The campaign comes as under-fire water companies apologise for repeated sewage spills.
The petition was launched by the Good Law Project, a campaign organisation that uses the law for a better world. It notes how Britain’s rivers belong to us all and urges people to add their signature to protect the natural world by stopping water companies from dumping sewage into waterways.
“When you look at a river in the UK, you might see a haven for wildlife, the perfect fishing spot, or a tranquil place to take in the beauty of nature. But water companies don’t see any of that – they just see a place to dump their raw sewage,” says the Good Law Project.
The campaigners add how big companies think they can get away with turning ‘our pristine rivers into toxic sludge,’ noting how the law is on our side, and ‘together we can use it to hold them accountable.’
The campaign has already attracted over 135,000 signatures.
The petition is being circulated as under-fire water company bosses announce an ‘unprecedented plan’ to reduce the 300,000 incidents of sewage pollution that occurred in 2022. This week, water companies in England apologised for repeated sewage spills and pledged to invest £10bn in this decade to help quell public fury over pollution in rivers and seas.
Water UK, which represents 25 companies across Britain, issued an apology on behalf of its English companies and said the public was “right to be upset about the current quality of our rivers and beaches.”
According to figures from the Environment Agency published earlier this year, a total of 301,091 sewage spills were made in 2022, equating to an average 824 a day. The same year, sewage companies and privatised water firms in the UK paid £1.4bn in dividends, up from £540m in 2021. Company executives received annual bonuses that were 20 percent higher than in 2021.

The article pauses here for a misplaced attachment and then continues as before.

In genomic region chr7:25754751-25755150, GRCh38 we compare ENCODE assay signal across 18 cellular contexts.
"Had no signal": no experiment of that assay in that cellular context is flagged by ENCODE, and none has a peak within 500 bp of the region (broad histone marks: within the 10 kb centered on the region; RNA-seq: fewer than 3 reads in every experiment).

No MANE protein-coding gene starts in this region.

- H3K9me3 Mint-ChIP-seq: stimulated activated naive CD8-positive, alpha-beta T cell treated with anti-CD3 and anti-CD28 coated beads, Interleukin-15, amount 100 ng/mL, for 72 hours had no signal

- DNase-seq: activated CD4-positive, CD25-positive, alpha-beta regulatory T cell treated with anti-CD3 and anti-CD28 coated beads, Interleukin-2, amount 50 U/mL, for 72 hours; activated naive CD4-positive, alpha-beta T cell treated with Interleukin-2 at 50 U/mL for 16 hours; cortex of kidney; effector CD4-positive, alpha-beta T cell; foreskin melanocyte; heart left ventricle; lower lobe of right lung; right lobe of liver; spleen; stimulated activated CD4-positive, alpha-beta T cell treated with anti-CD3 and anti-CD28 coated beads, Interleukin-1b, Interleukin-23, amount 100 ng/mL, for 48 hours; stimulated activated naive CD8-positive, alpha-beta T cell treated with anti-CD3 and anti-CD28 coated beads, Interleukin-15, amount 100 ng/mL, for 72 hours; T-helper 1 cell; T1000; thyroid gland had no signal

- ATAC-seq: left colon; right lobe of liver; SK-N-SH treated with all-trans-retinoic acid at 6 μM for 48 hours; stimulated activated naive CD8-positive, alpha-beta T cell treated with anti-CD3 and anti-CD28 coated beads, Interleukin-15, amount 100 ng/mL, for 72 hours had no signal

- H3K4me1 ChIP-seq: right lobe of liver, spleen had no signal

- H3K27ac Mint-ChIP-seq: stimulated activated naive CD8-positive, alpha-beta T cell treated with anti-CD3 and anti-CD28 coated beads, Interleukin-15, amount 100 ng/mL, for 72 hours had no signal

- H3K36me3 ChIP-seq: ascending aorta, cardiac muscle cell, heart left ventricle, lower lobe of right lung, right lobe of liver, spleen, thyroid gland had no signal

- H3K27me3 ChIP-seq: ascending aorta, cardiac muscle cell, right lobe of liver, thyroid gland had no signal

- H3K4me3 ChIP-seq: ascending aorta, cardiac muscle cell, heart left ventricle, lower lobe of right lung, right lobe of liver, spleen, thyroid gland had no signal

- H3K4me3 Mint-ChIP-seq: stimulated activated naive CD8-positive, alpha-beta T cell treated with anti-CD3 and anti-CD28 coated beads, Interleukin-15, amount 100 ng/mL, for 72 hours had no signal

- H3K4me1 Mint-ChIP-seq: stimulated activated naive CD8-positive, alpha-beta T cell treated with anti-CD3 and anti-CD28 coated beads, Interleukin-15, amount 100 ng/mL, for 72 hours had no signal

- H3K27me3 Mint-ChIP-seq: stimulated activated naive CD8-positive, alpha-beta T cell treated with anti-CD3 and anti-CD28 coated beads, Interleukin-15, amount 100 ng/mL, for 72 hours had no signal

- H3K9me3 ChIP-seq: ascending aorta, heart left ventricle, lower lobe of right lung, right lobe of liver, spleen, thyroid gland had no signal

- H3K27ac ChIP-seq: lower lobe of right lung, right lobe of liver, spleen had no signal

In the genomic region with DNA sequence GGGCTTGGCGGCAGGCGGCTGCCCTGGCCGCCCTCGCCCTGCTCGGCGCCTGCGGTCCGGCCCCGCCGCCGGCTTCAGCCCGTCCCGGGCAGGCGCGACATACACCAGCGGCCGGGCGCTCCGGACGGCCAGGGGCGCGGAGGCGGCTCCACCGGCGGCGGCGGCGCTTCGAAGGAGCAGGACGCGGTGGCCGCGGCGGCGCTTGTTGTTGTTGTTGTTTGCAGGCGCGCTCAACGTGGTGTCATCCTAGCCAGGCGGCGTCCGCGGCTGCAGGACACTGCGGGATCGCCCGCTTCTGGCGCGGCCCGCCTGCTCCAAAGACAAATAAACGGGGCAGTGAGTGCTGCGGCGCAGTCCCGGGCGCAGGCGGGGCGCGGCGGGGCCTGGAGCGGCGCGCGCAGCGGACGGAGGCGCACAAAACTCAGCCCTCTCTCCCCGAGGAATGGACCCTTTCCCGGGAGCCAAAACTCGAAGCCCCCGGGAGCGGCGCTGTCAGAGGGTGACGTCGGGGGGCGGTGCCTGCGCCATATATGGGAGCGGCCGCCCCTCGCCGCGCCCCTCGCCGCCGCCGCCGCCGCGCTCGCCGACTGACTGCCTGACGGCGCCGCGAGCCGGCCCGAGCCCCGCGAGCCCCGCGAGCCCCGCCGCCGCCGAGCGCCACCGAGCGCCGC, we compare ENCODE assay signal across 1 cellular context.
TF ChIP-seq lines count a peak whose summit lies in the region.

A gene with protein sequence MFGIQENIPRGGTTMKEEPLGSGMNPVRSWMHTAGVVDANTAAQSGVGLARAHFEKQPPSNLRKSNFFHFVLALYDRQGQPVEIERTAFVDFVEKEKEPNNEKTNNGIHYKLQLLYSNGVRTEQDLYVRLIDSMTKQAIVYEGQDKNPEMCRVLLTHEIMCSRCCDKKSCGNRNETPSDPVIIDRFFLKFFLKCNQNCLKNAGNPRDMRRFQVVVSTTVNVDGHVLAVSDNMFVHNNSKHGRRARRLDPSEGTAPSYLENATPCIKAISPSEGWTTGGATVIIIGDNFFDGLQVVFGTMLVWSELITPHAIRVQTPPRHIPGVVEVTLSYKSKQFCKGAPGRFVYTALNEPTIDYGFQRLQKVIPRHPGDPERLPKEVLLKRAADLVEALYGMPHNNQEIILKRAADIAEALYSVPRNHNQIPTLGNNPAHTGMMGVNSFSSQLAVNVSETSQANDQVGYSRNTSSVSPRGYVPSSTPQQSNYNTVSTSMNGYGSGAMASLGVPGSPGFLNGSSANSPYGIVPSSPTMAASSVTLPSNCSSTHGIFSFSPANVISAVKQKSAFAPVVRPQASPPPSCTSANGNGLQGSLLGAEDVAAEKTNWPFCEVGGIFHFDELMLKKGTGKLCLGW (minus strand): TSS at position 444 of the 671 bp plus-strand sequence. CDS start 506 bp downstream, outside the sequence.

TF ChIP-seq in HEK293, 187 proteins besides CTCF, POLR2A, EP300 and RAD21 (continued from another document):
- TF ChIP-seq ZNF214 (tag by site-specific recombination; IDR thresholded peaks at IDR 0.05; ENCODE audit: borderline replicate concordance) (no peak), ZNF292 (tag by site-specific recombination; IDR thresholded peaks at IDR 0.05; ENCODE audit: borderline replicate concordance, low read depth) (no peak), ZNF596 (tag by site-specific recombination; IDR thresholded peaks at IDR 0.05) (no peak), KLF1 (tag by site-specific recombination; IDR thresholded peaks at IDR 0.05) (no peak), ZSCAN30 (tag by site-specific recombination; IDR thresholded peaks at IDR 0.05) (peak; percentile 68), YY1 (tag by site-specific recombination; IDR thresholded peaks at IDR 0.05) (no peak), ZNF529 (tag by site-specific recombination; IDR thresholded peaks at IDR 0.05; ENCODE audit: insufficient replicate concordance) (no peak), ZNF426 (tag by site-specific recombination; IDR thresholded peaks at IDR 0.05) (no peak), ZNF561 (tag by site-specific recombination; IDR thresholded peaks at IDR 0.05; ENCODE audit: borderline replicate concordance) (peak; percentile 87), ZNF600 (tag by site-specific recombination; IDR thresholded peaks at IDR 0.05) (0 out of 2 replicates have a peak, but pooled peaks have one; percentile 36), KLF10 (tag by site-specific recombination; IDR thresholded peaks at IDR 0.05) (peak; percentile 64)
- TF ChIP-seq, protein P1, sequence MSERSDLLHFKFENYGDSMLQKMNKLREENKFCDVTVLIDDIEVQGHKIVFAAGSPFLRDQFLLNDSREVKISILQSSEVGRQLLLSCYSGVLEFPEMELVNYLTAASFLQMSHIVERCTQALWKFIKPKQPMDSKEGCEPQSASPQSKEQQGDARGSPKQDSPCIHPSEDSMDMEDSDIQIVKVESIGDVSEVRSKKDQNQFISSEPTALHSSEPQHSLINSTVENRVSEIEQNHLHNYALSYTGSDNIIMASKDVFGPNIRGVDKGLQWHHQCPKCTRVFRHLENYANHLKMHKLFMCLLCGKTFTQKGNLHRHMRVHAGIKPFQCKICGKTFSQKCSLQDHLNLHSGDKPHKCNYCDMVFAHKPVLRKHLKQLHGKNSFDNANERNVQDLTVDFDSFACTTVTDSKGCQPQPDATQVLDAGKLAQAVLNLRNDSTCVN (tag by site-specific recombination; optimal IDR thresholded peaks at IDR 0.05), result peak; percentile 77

In acknowledgment of widespread condemnation over private companies dumping sewage in rivers across the UK, the chief executives of Thames Water and Yorkshire Water, and the owner of South Water, chose not to accept their bonuses.
The move however was criticised as being too little too late. Ed Davey, leader of the Liberal Democrats said:
“This apology and plan just don’t go far enough. For years water companies have arrogantly dismissed the public’s fears of rivers, lakes and coastlines being damaged by sewage discharges.
“This announcement does nothing to match the billions water firms have paid out in dividends to overseas investors, or stop their CEOs being handed multimillion pound bonuses.”
Gabrielle Pickard-Whitehead is a contributing editor to Left Foot Forward
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